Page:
Monday, March 23, 2015

Keeping an Eye on the Long Game: Part LXIII

At a time when many discussions about China tend to be of a worrisome type, emphasizing China's positives while ignoring her challenges, Dan Blumenthal over at FP has a solid article out which gives a little more depth to what China is.
the easy days are over. Resources are shrinking. The situation is Xinjiang is getting worse. And an anti-corruption campaign announced by CCP secretary Xi Jinping shortly after he took office in November 2012 is starting to pick up steam in the military. Meanwhile, China’s land borders no longer appear as secure, as terrorists infiltrate China from South and Central Asia. For the first time since the Cold War, the PLA faces a real set of tough strategic and investment trade-offs and challenges to its weapons program development.

First, China’s fiscal situation is under severe strain. Its debt burden increased from $7 trillion in 2007 to $28 trillion in mid-2014, while Chinese national wealth has only increased by $5 trillion since mid-2008. As my colleague Derek Scissors argued in a November essay, “Chinese growth since 2008 has been built entirely on sand.” China is also aging rapidly: its labor force shrunk by 2.44 million in 2013, and by a whopping 3.71 million in 2014. Moreover, its gross domestic product grew at only 7.4 percent in 2014 — a 24-year low — and Beijing is aiming for around 7 percent for 2015. The current economic slowdown could potentially derail the PLA’s gravy train. Its military budget will have to align with China’s fiscal realities. The CCP will have to meet pension obligations to retirees and try and service the debt.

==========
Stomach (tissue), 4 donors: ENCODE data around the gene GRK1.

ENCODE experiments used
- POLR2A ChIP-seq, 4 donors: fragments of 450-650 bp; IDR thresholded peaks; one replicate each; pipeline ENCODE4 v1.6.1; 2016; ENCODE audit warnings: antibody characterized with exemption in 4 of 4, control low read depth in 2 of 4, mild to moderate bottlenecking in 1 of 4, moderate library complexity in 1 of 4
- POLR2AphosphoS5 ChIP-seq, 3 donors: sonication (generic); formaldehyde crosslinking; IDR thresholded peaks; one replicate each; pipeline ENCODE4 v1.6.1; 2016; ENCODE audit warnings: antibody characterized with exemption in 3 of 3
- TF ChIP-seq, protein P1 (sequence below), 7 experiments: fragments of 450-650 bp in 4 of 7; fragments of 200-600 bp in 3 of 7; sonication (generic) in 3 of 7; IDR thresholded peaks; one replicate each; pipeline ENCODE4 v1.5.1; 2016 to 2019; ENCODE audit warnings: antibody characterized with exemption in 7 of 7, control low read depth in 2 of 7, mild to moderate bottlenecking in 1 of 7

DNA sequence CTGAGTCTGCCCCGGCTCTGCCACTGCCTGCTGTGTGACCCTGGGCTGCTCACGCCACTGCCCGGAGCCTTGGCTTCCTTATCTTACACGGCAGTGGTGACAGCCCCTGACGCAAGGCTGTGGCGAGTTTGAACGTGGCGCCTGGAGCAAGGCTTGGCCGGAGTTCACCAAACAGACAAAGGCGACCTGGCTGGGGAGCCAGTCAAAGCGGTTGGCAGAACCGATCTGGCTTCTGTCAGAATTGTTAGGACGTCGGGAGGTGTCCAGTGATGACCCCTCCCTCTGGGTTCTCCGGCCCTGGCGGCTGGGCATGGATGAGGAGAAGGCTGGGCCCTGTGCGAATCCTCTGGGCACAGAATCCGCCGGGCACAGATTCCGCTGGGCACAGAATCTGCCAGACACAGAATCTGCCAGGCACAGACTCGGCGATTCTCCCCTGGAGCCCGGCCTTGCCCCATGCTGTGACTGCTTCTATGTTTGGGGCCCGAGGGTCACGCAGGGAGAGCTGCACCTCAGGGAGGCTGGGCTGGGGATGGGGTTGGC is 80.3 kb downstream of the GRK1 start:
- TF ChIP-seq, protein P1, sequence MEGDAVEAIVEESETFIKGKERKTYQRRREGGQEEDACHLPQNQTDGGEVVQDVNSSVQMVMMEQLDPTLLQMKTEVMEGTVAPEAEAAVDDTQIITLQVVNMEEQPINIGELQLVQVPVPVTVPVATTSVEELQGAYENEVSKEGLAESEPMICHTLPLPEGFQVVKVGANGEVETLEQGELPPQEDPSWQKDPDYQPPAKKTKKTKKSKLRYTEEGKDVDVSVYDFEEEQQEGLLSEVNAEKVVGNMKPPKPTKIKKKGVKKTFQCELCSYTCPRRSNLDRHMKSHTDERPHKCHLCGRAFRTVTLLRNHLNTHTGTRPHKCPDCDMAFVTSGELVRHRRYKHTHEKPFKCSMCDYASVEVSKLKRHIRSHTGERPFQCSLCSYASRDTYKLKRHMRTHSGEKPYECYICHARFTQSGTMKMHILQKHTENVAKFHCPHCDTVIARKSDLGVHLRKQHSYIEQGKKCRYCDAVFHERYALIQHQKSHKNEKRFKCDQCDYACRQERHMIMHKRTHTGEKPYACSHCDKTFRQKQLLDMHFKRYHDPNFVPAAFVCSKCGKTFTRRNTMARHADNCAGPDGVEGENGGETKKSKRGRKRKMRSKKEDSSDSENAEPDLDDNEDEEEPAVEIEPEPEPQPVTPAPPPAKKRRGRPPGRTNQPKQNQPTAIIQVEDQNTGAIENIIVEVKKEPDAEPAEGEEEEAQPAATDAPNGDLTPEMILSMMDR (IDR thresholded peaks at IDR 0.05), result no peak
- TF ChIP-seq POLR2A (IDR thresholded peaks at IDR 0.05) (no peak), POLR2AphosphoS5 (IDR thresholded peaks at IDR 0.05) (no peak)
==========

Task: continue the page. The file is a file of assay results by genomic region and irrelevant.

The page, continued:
Second, Xi’s anti-corruption campaign is going after PLA elites. In early March, the PLA announced that 14 more of its generals were targeted in the anti-corruption crackdown. And in October, Beijing indicted Xu Caihou, a former vice-chairman of the Central Military Commission, the body that oversees the PLA, on bribery charges. Xu, who died last week, was the highest military official in decades to be publicly accused of corruption.
A wounded and slightly paranoid China is not necessarily for us a better China - but it is one that in the near future may be more inwardly focused than one externally focused.

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